Are you diagnosed with multiple sclerosis? Is it treated with drugs? Do you look for ways to improve your feeling and quality of life? You’re not alone.
People who live with multiple sclerosis are well-known and recognized consumers of Complementary and alternative medicine (CAM). Acupuncture, yoga, relaxation, dietary supplements, or massages will not cure multiple sclerosis. Still, there is evidence that when combined with conventional therapies – some may help alleviate the symptoms, provide control, and improve quality of life. There are several main treatment groups:
- Alternative medical systems – such as traditional Chinese medicine (which includes acupuncture, herbs, and more)
- Ayurvedic medicine (which includes meditation, massages, and nutrition) and homeopathy.
- Mind-body medicine- which focuses on the mind-body interaction. It includes relaxation techniques, biofeedback, yoga, tai chi, prayers, and spiritual practice.
This category may also include behavioral therapies such as Cognitive Behavioral Therapy (CBT).
- Touch treatments such as chiropractic, osteopathy, massages, reflexology and more.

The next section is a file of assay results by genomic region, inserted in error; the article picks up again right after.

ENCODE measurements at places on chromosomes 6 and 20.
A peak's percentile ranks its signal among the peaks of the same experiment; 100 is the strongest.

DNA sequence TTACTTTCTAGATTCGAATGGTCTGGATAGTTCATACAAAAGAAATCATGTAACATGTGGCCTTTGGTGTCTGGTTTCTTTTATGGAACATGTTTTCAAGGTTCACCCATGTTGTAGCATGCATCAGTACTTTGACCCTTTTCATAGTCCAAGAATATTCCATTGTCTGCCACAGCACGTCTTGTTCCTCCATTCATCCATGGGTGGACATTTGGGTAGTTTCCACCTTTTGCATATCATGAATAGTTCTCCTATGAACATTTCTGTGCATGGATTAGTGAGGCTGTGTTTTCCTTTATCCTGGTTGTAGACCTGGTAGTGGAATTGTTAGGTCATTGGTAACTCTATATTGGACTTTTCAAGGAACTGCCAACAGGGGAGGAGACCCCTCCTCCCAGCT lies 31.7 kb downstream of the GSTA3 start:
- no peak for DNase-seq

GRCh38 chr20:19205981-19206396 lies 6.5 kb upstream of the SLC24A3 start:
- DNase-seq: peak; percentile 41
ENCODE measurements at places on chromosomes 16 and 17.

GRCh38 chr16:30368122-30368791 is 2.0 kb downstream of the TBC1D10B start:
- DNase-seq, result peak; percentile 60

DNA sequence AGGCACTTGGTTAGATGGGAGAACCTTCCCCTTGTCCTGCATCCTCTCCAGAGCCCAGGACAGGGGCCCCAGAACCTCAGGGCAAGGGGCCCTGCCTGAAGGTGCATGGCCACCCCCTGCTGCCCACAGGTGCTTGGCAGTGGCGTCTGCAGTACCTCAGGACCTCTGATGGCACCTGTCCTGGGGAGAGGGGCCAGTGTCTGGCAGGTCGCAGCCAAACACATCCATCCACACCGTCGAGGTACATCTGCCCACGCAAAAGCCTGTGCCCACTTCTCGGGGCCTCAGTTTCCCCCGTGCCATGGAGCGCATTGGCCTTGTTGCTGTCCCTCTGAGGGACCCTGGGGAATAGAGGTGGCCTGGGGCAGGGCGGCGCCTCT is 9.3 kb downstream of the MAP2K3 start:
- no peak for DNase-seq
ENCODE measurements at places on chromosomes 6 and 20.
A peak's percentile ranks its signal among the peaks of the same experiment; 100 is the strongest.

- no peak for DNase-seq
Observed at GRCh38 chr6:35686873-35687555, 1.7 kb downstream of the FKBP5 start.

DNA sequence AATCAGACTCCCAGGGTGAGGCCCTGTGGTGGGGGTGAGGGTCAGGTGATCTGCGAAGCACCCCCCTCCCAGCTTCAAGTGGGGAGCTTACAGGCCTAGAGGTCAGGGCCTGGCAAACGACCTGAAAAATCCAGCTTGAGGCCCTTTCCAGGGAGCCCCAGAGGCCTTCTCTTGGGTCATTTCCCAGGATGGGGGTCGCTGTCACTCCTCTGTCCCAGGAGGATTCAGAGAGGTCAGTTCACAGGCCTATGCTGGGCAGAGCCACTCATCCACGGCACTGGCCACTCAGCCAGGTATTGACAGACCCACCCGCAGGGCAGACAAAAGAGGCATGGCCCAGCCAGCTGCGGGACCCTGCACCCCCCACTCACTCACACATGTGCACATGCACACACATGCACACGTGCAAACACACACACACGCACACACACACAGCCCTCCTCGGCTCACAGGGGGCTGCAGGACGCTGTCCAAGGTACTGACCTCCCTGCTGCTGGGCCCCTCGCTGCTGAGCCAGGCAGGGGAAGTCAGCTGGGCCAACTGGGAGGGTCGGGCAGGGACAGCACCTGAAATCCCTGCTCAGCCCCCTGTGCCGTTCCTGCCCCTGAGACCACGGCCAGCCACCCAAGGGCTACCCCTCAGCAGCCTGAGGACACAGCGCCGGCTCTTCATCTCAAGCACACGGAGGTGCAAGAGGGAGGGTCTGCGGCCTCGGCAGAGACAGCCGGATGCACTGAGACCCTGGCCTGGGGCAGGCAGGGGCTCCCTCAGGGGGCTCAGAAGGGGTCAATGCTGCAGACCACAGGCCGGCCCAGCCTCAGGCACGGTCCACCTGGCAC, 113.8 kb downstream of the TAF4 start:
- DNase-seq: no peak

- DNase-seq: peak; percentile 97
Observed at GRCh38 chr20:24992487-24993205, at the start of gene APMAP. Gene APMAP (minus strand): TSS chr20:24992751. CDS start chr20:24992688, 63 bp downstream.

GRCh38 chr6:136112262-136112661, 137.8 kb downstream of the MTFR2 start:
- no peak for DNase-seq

- Nutritional Treatments- a specific eating plan, nutritional supplements like Omega 3, vitamins, minerals and antioxidants.
- Energetic treatments – magnet therapy or sound energy, healing, reiki, bioenergy, etc.
Conventional medical procedures are thoroughly examined and regulated by the authorities. On the other hand, most CAM therapies have undergone very little, if any – scientific research to evaluate their safety and effectiveness. Some treatments may be beneficial and entirely safe for a person with multiple sclerosis. In contrast, others may pose a hazard by interacting with other drugs, side effects, or over-stimulating the immune system. Also, there is the financial factor. The treatments can cost a lot of money, and not always the cost is covered by health insurance funds and/or supplementary and private insurance. Before starting a treatment, it is advisable to consult, inquire, and ask questions about the nature of the procedure, its effectiveness, the risks, side effects, and costs. When you have all the information you need, consult your medical team about the options and decide together whether the expected benefit outweighs the risks.